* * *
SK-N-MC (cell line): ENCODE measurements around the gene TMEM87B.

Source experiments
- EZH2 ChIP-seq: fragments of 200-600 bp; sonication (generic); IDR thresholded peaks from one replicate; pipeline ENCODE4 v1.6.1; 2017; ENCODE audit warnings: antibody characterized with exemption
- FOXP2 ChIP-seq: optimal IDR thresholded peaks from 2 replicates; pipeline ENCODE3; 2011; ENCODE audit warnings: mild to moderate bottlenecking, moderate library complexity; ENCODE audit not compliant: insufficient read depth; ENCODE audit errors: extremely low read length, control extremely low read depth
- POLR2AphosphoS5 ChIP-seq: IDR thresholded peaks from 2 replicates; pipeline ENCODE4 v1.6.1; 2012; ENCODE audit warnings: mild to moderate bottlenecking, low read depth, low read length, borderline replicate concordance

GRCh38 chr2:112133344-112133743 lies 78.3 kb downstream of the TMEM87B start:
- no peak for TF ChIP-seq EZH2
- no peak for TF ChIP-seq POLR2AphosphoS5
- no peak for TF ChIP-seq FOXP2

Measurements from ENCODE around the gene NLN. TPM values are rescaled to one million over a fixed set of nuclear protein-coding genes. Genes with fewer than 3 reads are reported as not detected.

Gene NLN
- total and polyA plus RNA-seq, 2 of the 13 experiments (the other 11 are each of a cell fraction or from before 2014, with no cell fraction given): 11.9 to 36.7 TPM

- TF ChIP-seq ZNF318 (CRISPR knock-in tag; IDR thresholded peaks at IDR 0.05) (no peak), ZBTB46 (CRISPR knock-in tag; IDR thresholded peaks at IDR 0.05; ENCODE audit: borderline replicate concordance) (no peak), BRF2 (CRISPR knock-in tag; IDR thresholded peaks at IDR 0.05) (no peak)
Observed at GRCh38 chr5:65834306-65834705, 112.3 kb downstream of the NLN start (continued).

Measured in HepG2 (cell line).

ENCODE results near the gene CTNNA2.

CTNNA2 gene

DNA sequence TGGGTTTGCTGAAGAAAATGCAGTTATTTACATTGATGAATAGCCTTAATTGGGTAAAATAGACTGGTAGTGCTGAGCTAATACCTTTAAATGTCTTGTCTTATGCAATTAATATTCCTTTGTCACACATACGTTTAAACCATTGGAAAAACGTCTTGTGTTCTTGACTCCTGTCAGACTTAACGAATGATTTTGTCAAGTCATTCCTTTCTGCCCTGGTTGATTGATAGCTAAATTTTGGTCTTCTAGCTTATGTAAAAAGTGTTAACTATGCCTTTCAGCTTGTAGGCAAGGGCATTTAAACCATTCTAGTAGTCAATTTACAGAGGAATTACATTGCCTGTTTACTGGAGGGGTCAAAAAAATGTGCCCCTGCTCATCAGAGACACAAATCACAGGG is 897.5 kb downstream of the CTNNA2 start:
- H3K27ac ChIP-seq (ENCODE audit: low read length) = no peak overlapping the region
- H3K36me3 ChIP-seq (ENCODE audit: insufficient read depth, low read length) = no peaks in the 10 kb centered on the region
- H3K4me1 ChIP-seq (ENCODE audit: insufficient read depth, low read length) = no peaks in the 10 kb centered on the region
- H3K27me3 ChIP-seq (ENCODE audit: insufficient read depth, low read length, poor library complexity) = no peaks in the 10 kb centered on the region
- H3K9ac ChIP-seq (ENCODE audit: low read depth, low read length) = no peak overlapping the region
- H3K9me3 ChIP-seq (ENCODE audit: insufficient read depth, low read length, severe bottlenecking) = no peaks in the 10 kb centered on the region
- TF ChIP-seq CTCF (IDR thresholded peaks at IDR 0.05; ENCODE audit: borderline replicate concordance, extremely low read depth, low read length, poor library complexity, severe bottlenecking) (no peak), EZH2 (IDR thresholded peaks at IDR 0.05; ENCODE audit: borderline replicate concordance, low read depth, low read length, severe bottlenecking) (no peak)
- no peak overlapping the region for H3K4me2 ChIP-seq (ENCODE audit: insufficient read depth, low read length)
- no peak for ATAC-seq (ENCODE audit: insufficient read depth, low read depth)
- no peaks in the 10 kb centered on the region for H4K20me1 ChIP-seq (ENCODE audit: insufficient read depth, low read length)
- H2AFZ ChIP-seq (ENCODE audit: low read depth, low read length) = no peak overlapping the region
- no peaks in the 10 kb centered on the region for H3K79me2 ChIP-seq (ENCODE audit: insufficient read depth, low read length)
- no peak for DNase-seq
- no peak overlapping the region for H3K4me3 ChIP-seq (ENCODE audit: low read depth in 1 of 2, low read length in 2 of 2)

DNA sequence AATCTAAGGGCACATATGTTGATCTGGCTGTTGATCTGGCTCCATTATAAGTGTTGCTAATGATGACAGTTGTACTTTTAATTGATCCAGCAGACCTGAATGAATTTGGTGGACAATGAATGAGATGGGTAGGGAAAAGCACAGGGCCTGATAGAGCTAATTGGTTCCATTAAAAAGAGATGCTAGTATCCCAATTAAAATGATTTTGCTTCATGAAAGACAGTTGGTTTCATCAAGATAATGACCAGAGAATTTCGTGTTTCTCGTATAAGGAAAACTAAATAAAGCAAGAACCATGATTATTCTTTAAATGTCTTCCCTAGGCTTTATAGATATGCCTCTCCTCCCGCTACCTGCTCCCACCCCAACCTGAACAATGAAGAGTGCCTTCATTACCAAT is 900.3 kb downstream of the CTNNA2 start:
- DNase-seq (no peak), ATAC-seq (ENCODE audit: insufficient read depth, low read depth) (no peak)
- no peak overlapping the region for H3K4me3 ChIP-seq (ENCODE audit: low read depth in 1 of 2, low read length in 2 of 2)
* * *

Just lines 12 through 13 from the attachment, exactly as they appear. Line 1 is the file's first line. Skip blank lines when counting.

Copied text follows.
- total and polyA plus RNA-seq, 2 of the 13 experiments (the other 11 are each of a cell fraction or from before 2014, with no cell fraction given): 11.9 to 36.7 TPM

- TF ChIP-seq ZNF318 (CRISPR knock-in tag; IDR thresholded peaks at IDR 0.05) (no peak), ZBTB46 (CRISPR knock-in tag; IDR thresholded peaks at IDR 0.05; ENCODE audit: borderline replicate concordance) (no peak), BRF2 (CRISPR knock-in tag; IDR thresholded peaks at IDR 0.05) (no peak)